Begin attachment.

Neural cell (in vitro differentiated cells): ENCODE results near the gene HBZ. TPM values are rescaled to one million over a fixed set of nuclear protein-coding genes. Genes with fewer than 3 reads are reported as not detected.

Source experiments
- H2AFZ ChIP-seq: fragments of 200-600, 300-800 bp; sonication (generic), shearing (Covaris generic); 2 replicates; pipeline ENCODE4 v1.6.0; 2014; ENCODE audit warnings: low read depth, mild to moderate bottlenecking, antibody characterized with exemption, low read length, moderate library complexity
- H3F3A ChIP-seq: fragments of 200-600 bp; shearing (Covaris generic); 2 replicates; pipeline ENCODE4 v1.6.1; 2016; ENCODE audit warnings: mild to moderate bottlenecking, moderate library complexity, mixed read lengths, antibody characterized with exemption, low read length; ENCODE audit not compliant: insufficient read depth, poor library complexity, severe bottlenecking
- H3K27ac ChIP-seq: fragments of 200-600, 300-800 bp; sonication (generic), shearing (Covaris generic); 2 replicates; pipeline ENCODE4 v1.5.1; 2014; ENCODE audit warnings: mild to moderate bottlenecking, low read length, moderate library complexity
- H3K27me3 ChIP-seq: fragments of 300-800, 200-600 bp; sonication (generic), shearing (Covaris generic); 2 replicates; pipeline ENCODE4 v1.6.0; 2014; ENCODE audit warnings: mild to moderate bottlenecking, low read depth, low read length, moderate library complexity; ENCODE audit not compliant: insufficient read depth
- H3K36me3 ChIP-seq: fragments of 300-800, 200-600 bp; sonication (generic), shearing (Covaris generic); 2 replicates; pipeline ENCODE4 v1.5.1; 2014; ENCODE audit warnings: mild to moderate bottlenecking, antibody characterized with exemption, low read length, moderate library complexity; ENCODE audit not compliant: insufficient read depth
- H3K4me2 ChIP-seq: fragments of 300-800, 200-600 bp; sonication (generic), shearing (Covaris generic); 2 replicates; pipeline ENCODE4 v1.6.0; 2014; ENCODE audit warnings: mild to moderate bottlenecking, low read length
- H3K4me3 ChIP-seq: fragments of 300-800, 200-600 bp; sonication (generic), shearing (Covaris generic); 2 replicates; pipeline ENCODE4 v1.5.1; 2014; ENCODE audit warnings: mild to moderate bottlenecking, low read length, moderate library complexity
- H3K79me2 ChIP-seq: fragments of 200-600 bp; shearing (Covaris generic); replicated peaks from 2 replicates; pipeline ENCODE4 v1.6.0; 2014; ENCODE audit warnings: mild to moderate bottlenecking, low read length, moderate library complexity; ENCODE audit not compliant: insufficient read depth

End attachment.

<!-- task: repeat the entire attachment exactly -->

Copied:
Neural cell (in vitro differentiated cells): ENCODE results near the gene HBZ. TPM values are rescaled to one million over a fixed set of nuclear protein-coding genes. Genes with fewer than 3 reads are reported as not detected.

Source experiments
- H2AFZ ChIP-seq: fragments of 200-600, 300-800 bp; sonication (generic), shearing (Covaris generic); 2 replicates; pipeline ENCODE4 v1.6.0; 2014; ENCODE audit warnings: low read depth, mild to moderate bottlenecking, antibody characterized with exemption, low read length, moderate library complexity
- H3F3A ChIP-seq: fragments of 200-600 bp; shearing (Covaris generic); 2 replicates; pipeline ENCODE4 v1.6.1; 2016; ENCODE audit warnings: mild to moderate bottlenecking, moderate library complexity, mixed read lengths, antibody characterized with exemption, low read length; ENCODE audit not compliant: insufficient read depth, poor library complexity, severe bottlenecking
- H3K27ac ChIP-seq: fragments of 200-600, 300-800 bp; sonication (generic), shearing (Covaris generic); 2 replicates; pipeline ENCODE4 v1.5.1; 2014; ENCODE audit warnings: mild to moderate bottlenecking, low read length, moderate library complexity
- H3K27me3 ChIP-seq: fragments of 300-800, 200-600 bp; sonication (generic), shearing (Covaris generic); 2 replicates; pipeline ENCODE4 v1.6.0; 2014; ENCODE audit warnings: mild to moderate bottlenecking, low read depth, low read length, moderate library complexity; ENCODE audit not compliant: insufficient read depth
- H3K36me3 ChIP-seq: fragments of 300-800, 200-600 bp; sonication (generic), shearing (Covaris generic); 2 replicates; pipeline ENCODE4 v1.5.1; 2014; ENCODE audit warnings: mild to moderate bottlenecking, antibody characterized with exemption, low read length, moderate library complexity; ENCODE audit not compliant: insufficient read depth
- H3K4me2 ChIP-seq: fragments of 300-800, 200-600 bp; sonication (generic), shearing (Covaris generic); 2 replicates; pipeline ENCODE4 v1.6.0; 2014; ENCODE audit warnings: mild to moderate bottlenecking, low read length
- H3K4me3 ChIP-seq: fragments of 300-800, 200-600 bp; sonication (generic), shearing (Covaris generic); 2 replicates; pipeline ENCODE4 v1.5.1; 2014; ENCODE audit warnings: mild to moderate bottlenecking, low read length, moderate library complexity
- H3K79me2 ChIP-seq: fragments of 200-600 bp; shearing (Covaris generic); replicated peaks from 2 replicates; pipeline ENCODE4 v1.6.0; 2014; ENCODE audit warnings: mild to moderate bottlenecking, low read length, moderate library complexity; ENCODE audit not compliant: insufficient read depth